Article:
Guess I did not leave much room for misinterpretation right from the start? Initially, my idea was to write a pretty straightforward dev oriented GatsbyJS vs. WordPress post. But then it hit me, what about the clients’ point of view? After all, our job is to make them feel comfortable using the tech we propose, right?
There are many technologies/frameworks to make both static and dynamic websites. I’ve been guilty of looking for the best solutions in development experience and performance first and client perspective and tech knowledge second when proposing a tech stack for a project.
But, I had the opportunity to pick our marketing guy’s brain a couple of months ago, and that helped me change the approach to choosing the tech a bit. And that helped me realize some of the most common misconceptions about Gatsby and WordPress.
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Gatsby JS is a React-based open-source framework for creating websites and apps. In the last few years, it has become one of the most popular frameworks to make websites (the Jamstack approach), and their community is growing faster than any other right now.
Screenshot from BuiltWith.
Although WordPress has been around for much longer, Gatsby offers an incredible ecosystem that is developed further with each passing day as well. There are plugins to add additional functionalities to your website. Themes to add presets quickly through an NPM package (very interesting for developers who can use them to create reusable code and save time later). And recipes to automate everyday site-building tasks like creating pages and layouts or installing plugins in the experimental phase.
A few months ago, they launched their own Cloud Infrastructure Gatsby Cloud to host Gatsby sites and apps built with the platform. So, it’s clear that they want to offer a complete solution to create your websites.
WordPress is a free and open-source web builder and content management system (CMS) written in PHP and paired with a MySQL or MariaDB database. It comes with various predefined themes to quickly develop your website and quite an extensive themes and plugins landscape to help you extend website functionalities such as adding e-commerce, or authorization or caching, etc. You can easily edit the content of your website with no code required, which is a huge plus for non-technical people.
Due to its popularity and ease of use, about 37% of the web has been created with WordPress. Amazing, right?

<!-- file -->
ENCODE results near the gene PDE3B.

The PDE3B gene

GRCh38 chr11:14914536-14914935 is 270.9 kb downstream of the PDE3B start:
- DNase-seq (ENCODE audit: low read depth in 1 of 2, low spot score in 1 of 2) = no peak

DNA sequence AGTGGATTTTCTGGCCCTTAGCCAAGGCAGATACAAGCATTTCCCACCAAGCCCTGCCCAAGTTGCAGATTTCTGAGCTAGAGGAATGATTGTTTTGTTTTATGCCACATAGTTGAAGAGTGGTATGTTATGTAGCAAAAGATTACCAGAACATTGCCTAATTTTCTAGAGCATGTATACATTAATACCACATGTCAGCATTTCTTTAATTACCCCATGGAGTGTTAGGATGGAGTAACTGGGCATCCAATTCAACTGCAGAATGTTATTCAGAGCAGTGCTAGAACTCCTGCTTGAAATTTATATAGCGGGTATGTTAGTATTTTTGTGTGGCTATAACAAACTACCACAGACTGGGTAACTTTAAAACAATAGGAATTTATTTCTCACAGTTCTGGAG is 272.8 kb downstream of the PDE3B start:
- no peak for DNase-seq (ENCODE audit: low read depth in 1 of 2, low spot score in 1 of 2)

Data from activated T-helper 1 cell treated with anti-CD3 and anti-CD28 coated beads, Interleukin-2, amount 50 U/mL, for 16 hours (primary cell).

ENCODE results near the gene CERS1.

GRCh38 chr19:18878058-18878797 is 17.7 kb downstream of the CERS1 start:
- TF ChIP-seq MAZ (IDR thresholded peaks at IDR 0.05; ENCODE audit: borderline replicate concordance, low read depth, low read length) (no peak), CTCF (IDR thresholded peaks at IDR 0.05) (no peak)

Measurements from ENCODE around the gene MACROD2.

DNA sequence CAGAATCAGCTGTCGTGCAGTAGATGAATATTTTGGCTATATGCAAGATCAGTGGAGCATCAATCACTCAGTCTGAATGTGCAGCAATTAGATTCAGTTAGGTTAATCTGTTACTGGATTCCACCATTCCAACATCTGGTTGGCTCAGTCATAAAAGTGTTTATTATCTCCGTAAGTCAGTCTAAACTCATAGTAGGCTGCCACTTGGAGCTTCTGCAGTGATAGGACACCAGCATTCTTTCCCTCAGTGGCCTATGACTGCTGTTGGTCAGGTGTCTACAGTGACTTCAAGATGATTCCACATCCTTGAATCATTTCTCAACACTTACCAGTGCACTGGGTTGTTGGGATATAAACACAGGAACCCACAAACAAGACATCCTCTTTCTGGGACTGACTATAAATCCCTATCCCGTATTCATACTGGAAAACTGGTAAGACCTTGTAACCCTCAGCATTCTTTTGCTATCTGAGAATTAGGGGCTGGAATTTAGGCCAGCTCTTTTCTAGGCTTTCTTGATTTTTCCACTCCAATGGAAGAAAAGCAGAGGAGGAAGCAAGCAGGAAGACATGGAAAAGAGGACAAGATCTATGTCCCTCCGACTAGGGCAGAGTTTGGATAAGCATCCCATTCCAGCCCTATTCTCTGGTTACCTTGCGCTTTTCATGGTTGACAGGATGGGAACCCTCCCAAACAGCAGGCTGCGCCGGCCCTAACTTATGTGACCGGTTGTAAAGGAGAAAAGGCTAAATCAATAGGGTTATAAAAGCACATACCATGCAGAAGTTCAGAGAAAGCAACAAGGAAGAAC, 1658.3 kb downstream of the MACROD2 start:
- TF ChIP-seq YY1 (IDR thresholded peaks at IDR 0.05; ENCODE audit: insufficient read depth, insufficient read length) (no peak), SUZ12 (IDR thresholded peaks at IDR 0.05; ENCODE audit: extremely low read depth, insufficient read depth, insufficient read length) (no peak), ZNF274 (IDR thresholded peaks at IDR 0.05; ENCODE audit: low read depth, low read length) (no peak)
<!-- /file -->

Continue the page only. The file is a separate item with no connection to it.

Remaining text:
Screenshot from BuiltWith.
At this point, you’ll probably wonder if WordPress is one of the most used technologies, why should you use other technologies to create your website? The answer is you don’t have to, but Gatsby might match your needs better depending on your case.
Let me explain by comparing the two.
The most significant difference is that Gatsby is a React-based open-source framework. Although you can use it in many different ways web devs use it mainly as a static site generator. WordPress on the other hand is a fully-fledged dynamic website engine and CMS solution. Kind of hard to have a direct comparison.
But let’s weigh their pros and cons a bit more in-depth.
Is Gatsby a WordPress competitor? Yes and no. It depends on how you look at it. Strictly speaking, given what they do, WordPress is so much more. But if you pair Gatsby with one or more amazing tools from the Jamstack ecosystem, they certainly are.
By default, Gatsby comes with optimized code-splitting, image optimization, and lazy-loading (to mention just a few out-of-box functionalities that help with website performance). On top of that, Gatsby loads only the critical parts of the page. Then, it prefetches resources from other pages making surfing your website a breeze.
From a marketers perspective, this means that Gatsby’s websites will fare better when it comes to performance and excellent, snappy user experience.
According to Gatsby, as of June 2020, the community has over 3,300 contributors working together to fortify its market position. This means you should be able to find all that you need to create your website. Even if you’re looking for something peculiar and you can’t find it, chances are it will be made soon.
Gatsby offers the ability to load data from anywhere, which means that you have numerous data source plugins to pull data from APIs, CMSs, and databases. This makes different integrations easier and quicker to deploy, both for marketing and development.
You can publish a Gatsby site on any CDN you want since, after the initial build, you just have static files, i.e., images, HTML, CSS, and JS.
Gatsby is not for the uninitiated into the web dev. And the basics won’t help you much either. But if you are willing to learn, you’ll be on a great ride.